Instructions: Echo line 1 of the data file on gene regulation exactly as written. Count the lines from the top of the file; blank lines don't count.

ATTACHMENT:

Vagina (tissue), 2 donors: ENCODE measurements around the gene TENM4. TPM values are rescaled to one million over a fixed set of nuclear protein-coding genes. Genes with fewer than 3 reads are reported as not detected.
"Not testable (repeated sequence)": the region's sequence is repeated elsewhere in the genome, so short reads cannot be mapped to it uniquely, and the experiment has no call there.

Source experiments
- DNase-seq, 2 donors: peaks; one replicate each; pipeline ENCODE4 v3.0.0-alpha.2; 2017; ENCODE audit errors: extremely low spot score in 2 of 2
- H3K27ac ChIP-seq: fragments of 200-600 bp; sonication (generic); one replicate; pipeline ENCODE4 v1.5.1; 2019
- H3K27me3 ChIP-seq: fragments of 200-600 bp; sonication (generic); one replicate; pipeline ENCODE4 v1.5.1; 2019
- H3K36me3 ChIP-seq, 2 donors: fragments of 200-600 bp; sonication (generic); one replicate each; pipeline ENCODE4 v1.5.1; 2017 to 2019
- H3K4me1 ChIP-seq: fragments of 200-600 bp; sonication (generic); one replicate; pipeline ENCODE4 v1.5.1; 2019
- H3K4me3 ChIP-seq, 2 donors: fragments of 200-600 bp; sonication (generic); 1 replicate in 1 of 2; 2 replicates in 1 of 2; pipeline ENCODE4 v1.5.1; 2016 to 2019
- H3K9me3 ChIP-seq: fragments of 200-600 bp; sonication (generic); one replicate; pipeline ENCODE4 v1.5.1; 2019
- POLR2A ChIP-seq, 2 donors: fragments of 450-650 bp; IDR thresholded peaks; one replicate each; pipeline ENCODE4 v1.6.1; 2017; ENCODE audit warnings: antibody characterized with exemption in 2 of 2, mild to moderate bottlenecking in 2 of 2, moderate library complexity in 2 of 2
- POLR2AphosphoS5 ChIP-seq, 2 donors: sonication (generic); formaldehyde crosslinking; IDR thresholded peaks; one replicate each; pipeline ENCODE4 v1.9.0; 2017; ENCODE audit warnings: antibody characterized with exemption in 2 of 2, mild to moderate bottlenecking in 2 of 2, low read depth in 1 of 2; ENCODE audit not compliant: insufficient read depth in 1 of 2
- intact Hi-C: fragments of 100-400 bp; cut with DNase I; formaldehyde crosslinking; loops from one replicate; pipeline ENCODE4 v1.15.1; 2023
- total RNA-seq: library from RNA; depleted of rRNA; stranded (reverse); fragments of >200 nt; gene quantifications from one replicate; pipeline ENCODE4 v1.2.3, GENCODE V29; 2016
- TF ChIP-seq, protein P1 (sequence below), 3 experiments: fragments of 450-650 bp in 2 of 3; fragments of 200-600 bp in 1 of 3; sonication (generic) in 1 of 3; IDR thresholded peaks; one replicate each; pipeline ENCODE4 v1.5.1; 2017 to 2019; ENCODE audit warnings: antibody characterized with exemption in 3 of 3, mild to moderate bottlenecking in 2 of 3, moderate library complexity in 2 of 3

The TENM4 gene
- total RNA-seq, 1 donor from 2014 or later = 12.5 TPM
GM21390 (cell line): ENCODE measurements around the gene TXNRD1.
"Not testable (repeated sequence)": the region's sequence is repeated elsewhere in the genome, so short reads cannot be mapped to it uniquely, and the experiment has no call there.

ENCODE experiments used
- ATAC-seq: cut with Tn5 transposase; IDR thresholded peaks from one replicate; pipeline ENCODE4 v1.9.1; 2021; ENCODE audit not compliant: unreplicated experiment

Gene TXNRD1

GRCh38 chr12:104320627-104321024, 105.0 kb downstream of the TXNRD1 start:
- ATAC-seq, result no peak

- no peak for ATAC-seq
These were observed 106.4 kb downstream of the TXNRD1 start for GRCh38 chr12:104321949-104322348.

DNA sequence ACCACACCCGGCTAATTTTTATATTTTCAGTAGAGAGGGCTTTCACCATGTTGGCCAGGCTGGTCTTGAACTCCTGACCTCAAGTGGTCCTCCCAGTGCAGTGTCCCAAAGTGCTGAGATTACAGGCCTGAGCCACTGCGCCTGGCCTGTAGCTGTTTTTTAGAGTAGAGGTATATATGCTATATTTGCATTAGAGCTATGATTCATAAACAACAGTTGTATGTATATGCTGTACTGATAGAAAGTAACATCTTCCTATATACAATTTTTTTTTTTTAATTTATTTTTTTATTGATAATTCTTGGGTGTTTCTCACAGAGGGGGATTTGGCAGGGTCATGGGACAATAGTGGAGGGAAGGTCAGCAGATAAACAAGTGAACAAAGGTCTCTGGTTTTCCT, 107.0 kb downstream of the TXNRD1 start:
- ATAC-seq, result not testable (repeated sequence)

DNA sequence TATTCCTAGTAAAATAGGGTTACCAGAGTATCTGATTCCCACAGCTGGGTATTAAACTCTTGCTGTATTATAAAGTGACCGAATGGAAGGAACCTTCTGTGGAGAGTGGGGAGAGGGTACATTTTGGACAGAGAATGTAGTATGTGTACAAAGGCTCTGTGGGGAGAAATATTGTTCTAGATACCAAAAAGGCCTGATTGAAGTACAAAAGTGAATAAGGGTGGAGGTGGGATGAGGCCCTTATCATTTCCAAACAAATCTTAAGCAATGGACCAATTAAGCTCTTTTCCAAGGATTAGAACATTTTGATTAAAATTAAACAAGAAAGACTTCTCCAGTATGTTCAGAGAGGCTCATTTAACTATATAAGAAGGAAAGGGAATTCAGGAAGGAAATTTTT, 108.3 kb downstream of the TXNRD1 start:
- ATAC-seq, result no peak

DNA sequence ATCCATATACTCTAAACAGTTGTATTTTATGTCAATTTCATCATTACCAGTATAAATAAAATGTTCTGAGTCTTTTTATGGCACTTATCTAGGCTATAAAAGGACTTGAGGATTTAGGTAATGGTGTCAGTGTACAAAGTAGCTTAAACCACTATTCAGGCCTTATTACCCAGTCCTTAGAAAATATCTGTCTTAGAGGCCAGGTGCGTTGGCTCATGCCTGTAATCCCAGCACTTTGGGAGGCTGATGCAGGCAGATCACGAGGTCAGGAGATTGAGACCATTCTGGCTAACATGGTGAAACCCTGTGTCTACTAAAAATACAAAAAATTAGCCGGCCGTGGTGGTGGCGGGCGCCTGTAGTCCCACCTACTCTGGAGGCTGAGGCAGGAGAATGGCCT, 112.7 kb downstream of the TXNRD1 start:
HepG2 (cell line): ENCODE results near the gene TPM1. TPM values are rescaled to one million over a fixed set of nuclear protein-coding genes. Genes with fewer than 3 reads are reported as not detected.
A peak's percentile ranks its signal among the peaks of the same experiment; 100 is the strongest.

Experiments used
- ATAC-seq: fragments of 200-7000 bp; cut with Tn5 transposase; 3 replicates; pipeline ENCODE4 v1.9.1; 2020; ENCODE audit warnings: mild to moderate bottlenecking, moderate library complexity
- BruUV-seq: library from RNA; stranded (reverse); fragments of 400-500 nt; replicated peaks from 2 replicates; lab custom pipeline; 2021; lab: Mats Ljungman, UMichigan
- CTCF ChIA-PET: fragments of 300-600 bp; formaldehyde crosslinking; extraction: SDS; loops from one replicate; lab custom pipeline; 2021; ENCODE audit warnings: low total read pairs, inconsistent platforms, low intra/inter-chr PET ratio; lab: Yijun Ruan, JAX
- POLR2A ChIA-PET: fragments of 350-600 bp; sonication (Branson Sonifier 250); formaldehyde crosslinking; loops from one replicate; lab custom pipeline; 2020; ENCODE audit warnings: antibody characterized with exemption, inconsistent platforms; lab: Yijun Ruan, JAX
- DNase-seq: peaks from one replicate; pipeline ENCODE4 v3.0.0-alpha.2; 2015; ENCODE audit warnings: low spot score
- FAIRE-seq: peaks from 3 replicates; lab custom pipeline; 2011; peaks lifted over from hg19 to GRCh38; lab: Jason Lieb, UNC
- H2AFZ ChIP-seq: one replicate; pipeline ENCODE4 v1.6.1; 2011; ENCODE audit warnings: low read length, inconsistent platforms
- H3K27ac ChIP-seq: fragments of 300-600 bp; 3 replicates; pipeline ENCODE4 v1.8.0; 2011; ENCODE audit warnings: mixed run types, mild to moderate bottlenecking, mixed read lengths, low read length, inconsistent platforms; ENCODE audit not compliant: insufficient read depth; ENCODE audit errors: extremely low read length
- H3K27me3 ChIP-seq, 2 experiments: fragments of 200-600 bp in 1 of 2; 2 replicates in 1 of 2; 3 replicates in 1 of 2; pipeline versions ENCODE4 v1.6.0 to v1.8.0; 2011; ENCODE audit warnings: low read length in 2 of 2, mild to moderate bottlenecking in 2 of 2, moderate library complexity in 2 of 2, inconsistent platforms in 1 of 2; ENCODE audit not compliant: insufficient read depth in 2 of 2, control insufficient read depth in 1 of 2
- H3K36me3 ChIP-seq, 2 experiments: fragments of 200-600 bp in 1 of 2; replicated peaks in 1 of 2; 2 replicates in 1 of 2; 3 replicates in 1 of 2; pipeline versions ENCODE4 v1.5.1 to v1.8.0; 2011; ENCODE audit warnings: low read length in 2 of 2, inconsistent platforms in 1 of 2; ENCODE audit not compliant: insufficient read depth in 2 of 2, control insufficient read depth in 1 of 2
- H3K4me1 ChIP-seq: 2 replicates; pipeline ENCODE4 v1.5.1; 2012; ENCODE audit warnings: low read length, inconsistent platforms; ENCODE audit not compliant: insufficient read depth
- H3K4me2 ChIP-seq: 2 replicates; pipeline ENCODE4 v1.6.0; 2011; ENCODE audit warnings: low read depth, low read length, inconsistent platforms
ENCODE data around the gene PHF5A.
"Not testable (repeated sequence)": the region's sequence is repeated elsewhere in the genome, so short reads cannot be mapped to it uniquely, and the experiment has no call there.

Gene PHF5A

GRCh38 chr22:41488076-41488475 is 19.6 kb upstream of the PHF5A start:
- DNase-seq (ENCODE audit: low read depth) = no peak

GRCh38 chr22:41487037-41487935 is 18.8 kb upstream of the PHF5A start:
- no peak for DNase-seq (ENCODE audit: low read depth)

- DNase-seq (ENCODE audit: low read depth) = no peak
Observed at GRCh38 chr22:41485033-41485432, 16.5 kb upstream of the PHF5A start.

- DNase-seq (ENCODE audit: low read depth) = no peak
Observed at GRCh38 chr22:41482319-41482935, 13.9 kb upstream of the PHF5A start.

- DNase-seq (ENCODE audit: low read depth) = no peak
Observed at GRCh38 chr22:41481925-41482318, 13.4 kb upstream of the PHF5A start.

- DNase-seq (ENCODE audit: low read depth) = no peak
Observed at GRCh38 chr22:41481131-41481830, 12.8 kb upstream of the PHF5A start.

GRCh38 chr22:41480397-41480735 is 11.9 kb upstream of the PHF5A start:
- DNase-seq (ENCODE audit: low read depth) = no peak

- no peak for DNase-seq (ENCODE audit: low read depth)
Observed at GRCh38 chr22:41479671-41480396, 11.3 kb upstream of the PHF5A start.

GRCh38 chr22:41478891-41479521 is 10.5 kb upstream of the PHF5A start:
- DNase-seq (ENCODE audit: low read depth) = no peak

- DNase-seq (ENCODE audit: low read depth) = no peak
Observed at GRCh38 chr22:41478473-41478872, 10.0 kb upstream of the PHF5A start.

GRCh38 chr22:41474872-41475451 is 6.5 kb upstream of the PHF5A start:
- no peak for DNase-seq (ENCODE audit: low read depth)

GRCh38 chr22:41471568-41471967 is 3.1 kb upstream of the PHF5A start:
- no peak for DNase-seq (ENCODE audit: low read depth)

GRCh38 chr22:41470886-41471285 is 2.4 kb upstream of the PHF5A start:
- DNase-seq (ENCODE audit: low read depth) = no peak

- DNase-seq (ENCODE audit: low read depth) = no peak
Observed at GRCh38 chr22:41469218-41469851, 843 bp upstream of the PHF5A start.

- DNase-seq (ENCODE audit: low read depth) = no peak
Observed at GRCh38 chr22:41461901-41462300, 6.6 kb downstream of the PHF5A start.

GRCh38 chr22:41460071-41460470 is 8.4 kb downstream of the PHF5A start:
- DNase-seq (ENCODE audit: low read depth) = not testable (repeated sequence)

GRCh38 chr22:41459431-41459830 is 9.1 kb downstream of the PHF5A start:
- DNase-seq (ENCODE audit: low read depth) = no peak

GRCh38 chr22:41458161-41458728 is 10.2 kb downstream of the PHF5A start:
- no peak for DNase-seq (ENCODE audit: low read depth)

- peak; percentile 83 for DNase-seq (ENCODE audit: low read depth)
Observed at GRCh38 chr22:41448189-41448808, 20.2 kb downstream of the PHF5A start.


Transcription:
Vagina (tissue), 2 donors: ENCODE measurements around the gene TENM4. TPM values are rescaled to one million over a fixed set of nuclear protein-coding genes. Genes with fewer than 3 reads are reported as not detected.